"The real question is not whether these cities shrink – we're all shrinking – but whether we let it happen in a destructive or sustainable way," said Mr Kildee. "Decline is a fact of life in Flint. Resisting it is like resisting gravity."
Karina Pallagst, director of the Shrinking Cities in a Global Perspective programme at the University of California, Berkeley, said there was "both a cultural and political taboo" about admitting decline in America.
"Places like Flint have hit rock bottom. They're at the point where it's better to start knocking a lot of buildings down," she said.
Flint, sixty miles north of Detroit, was the original home of General Motors. The car giant once employed 79,000 local people but that figure has shrunk to around 8,000.
Friday, June 12, 2009Back from Europe
If ever an article represented the ethos of this blog and is reflective of my own personal values this piece in the New York Times by the superb writer Pico Iyer does it. Please read the whole article. Excerpt:
"I had been lucky enough at that point to stumble into the life I might have dreamed of as a boy: a great job writing on world affairs for Time magazine, an apartment (officially at least) on Park Avenue, enough time and money to take vacations in Burma, Morocco, El Salvador. But every time I went to one of those places, I noticed that the people I met there, mired in difficulty and often warfare, seemed to have more energy and even optimism than the friends I’d grown up with in privileged, peaceful Santa Barbara, Calif., many of whom were on their fourth marriages and seeing a therapist every day. Though I knew that poverty certainly didn’t buy happiness, I wasn’t convinced that money did either.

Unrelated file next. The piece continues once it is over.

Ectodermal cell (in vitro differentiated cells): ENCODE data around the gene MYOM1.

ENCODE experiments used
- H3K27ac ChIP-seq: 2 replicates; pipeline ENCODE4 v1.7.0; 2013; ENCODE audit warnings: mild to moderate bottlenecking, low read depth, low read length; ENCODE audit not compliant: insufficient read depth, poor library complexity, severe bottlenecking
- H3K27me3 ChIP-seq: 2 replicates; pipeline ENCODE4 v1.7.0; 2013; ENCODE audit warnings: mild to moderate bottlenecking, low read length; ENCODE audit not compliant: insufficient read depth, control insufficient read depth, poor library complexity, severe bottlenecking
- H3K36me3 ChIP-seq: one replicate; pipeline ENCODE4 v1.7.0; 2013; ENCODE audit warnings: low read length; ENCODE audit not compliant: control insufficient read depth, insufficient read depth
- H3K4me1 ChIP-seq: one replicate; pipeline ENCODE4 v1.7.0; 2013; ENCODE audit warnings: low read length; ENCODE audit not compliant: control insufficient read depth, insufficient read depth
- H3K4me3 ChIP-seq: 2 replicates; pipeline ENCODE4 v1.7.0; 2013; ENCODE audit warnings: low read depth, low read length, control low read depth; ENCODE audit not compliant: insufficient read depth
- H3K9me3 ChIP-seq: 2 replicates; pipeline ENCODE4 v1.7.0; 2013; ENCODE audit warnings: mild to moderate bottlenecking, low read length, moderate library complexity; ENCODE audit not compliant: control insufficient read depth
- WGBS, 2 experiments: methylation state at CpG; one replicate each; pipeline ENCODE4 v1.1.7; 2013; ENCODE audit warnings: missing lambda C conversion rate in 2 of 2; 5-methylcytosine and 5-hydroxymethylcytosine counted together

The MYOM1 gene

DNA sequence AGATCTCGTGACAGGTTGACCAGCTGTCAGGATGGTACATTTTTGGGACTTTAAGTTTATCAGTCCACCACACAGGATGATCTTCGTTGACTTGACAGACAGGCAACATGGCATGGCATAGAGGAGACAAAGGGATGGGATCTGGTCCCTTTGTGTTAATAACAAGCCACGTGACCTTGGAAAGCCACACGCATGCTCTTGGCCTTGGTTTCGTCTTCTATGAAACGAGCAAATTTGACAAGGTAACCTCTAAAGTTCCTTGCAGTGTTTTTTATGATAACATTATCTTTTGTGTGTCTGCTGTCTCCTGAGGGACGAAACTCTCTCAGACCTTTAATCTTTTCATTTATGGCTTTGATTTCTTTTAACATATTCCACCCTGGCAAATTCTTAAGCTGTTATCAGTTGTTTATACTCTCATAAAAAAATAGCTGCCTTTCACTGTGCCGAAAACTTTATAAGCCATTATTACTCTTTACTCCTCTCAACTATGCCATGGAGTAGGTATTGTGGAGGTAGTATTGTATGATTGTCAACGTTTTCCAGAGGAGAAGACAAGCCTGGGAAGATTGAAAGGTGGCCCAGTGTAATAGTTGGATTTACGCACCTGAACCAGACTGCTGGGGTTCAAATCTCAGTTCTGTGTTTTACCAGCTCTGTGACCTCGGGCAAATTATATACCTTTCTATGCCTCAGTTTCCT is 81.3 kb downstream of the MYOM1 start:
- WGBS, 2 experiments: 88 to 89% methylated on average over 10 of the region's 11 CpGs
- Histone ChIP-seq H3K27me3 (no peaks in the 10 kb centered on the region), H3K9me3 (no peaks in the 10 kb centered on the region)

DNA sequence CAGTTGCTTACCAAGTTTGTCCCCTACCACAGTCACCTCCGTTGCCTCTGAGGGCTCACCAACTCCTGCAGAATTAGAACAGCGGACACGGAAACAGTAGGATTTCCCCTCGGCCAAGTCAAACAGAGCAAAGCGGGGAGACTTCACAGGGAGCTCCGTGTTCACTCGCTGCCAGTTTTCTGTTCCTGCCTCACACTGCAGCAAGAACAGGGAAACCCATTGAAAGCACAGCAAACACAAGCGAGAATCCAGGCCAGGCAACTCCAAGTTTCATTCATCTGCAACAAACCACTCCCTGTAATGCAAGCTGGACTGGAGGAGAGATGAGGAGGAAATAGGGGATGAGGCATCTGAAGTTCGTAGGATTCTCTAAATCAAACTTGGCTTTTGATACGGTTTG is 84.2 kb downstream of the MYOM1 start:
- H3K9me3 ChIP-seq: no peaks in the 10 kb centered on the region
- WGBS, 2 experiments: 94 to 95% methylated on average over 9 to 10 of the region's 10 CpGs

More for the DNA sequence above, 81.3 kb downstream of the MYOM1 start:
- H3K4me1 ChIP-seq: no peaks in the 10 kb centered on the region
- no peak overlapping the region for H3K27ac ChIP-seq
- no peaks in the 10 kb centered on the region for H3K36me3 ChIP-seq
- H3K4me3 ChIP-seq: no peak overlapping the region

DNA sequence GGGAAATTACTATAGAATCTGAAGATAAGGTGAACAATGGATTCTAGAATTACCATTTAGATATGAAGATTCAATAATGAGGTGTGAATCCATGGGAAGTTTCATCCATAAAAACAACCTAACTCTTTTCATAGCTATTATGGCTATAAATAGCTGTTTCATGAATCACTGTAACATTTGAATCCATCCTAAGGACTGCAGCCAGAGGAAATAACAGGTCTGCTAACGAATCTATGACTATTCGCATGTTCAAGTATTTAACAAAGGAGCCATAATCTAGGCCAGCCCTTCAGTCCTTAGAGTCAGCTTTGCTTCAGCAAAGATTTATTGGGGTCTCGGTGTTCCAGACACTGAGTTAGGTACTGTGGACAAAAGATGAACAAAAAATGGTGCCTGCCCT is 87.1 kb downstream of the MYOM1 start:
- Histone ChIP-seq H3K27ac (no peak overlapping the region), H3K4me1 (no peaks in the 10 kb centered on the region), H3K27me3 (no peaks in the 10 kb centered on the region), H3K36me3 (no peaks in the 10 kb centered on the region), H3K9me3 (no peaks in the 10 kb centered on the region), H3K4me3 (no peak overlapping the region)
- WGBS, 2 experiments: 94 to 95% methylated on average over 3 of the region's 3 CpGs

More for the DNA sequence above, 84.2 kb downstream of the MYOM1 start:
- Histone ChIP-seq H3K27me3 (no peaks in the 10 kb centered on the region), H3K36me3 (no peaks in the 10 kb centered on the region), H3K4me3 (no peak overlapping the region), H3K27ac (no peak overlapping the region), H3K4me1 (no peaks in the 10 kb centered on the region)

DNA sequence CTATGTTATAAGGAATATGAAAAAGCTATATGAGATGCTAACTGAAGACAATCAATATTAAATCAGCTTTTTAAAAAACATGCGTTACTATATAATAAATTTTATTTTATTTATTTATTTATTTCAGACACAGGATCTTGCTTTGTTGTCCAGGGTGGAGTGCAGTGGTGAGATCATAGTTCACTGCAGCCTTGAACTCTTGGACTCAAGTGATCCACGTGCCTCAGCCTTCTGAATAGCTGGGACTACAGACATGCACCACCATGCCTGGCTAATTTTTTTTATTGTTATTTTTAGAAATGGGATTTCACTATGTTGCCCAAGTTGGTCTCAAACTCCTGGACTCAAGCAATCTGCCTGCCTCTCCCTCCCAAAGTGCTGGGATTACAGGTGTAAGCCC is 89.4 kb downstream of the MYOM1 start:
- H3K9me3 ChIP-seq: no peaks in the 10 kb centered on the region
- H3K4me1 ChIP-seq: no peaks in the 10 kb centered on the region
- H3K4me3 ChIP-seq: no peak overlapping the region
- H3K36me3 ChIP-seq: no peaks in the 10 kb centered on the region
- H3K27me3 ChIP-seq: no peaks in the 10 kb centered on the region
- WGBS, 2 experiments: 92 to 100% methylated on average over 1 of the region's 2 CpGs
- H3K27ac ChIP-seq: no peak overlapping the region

"So — as post-1960s cliché decreed — I left my comfortable job and life to live for a year in a temple on the backstreets of Kyoto. My high-minded year lasted all of a week, by which time I’d noticed that the depthless contemplation of the moon and composition of haiku I’d imagined from afar was really more a matter of cleaning, sweeping and then cleaning some more. But today, more than 21 years later, I still live in the vicinity of Kyoto, in a two-room apartment that makes my old monastic cell look almost luxurious by comparison. I have no bicycle, no car, no television I can understand, no media — and the days seem to stretch into eternities, and I can’t think of a single thing I lack."
For Your Education Dept.